Body cameras are coming to a police station near you — to Seattle’s East Precinct, specifically, at E Pine and 12th.
The city hopes to have as many as 12 of these officers wearing body cams by mid-December, according to City Council member Bruce Harrell’s office. The only thing standing in the way of the one-year pilot project is ironing out policy details. “Everything else is ready to go,” said a Harrell aide tells CHS via email.
The body cam pilot will test two camera systems, TASER and VieVu.
“Testing these two will allow us to assess how we can transfer and access the video if we store it in a (a) cloud-based solution (TASER/Evidence.com) and how we can handle the video if we (b) do this in-house similar to in-car video system (VieVu),” said the aide. After the one-year pilot, the city will assess and work to expand the program. “Once the assessment report is completed around September 2015,” Harrell’s rep wrote, “we will work with SPD and the Executive on a potential budget proposal for 2016.”
Only a couple of weeks ago, the program was in peril as SPD struggled to comply with a slew of video-related public records requests without violating any privacy laws, reports the Seattle Times. But after the anonymous requester cut a deal with SPD in which he’ll help them figure out how to efficiently redact footage, the program is now back on track.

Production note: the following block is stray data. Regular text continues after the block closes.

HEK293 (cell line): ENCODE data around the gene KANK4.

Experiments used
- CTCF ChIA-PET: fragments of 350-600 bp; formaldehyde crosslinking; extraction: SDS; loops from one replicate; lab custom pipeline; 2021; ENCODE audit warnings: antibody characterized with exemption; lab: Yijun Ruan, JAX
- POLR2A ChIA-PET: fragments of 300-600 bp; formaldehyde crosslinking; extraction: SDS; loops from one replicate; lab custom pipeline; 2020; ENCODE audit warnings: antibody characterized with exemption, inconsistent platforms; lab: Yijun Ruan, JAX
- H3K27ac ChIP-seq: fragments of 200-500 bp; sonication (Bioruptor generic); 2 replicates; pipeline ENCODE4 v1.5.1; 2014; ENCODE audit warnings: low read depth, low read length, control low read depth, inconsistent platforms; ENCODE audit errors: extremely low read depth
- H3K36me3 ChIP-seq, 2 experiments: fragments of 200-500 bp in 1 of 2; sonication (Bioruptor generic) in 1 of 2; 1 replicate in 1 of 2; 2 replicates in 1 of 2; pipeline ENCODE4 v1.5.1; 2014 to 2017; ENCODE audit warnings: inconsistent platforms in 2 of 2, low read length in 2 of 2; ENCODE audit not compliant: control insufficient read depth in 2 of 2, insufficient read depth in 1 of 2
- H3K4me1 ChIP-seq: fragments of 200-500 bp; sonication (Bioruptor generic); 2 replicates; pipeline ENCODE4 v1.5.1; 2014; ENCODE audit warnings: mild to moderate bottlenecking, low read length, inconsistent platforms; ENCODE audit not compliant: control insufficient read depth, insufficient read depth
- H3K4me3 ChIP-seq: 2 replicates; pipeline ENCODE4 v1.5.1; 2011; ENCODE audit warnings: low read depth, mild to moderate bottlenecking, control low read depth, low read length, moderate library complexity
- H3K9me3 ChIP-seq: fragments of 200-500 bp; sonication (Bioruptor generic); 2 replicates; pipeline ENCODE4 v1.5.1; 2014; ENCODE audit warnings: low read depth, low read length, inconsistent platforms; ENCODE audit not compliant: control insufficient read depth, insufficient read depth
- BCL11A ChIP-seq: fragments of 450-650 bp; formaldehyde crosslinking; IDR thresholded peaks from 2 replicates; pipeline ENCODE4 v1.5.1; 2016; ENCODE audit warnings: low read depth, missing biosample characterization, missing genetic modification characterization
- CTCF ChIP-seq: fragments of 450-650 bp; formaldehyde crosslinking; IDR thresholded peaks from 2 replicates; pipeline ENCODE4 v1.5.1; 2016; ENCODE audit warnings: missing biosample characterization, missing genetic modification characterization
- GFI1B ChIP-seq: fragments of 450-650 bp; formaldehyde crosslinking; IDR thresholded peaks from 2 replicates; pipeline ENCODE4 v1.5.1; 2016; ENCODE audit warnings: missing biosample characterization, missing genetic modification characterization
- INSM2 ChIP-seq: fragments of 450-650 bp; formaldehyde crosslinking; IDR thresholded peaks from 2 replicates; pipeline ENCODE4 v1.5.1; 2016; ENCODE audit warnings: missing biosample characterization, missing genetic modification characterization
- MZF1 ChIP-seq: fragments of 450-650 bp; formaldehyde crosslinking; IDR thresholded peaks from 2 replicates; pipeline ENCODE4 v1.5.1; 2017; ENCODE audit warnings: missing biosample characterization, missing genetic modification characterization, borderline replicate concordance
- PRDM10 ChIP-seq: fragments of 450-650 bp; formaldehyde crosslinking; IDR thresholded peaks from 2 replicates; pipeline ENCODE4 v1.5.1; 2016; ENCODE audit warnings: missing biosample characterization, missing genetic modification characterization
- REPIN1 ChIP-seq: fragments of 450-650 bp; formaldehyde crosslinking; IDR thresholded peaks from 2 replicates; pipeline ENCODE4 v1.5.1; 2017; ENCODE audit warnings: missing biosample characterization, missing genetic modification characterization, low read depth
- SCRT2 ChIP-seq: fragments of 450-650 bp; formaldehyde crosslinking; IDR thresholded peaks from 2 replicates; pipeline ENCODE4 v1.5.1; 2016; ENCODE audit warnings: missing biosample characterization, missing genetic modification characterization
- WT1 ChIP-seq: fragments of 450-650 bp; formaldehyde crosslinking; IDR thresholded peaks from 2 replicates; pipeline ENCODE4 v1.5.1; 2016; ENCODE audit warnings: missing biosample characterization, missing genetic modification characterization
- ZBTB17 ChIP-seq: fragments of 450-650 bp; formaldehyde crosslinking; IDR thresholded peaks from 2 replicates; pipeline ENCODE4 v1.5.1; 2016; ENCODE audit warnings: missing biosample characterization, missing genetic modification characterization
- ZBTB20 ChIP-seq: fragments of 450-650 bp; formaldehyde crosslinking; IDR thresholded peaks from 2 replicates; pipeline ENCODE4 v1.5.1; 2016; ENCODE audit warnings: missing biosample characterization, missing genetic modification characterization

President Obama recently announced he’s asking Congress for $75 million to fund as many as 50,000 police body cams across the country, as part of a larger “three-year, $263 million spending package to increase use of body-worn cameras, expand training for law enforcement and add more resources for police department reform,” reports the AP.
The move is partly a reaction to the wave of anger over police brutality that has washed across the country (and Capitol Hill) in the past week, ever since officials announced that Darren Wilson, the white Missouri police officer who shot to death unarmed black teen Michael Brown in August, will not face trial.
Many Seattle protesters have called for body cams on officers; proponents say the cameras would protect both citizens from mistreatment and cops from false accusation.
A protest is planned Wednesday afternoon at City Hall as the council’s public safety committee meets to vote on applying for the federal funding:
MIKE BROWNS FAMILY wanted all police officers nationwide to wear body cameras called Mike Brown LAW..With body cams evidence will not be in dispute or tampered with We also need to demand that injustice, racism,oppression,police brutality is not ok and end it once and for all.
Part of that $75 million of federal funds could well be spent in Seattle. In a statement responding to Obama’s announcement, Harrell, a longtime advocate of body cams, called for the city to apply for the money:
I have long advocated for body cameras, a progressive game-changing effort to improve public safety, police accountability, and transparency. Body cameras provide impartial evidence and build trust with the community. The public deserves to have clear video evidence of police and civilian interactions, so we can more accurately examine incidents of police misconduct and produce video and audio evidence when shootings occur. One solution to allow us to better understand what happened at Ferguson is to deploy body cameras on all police officers.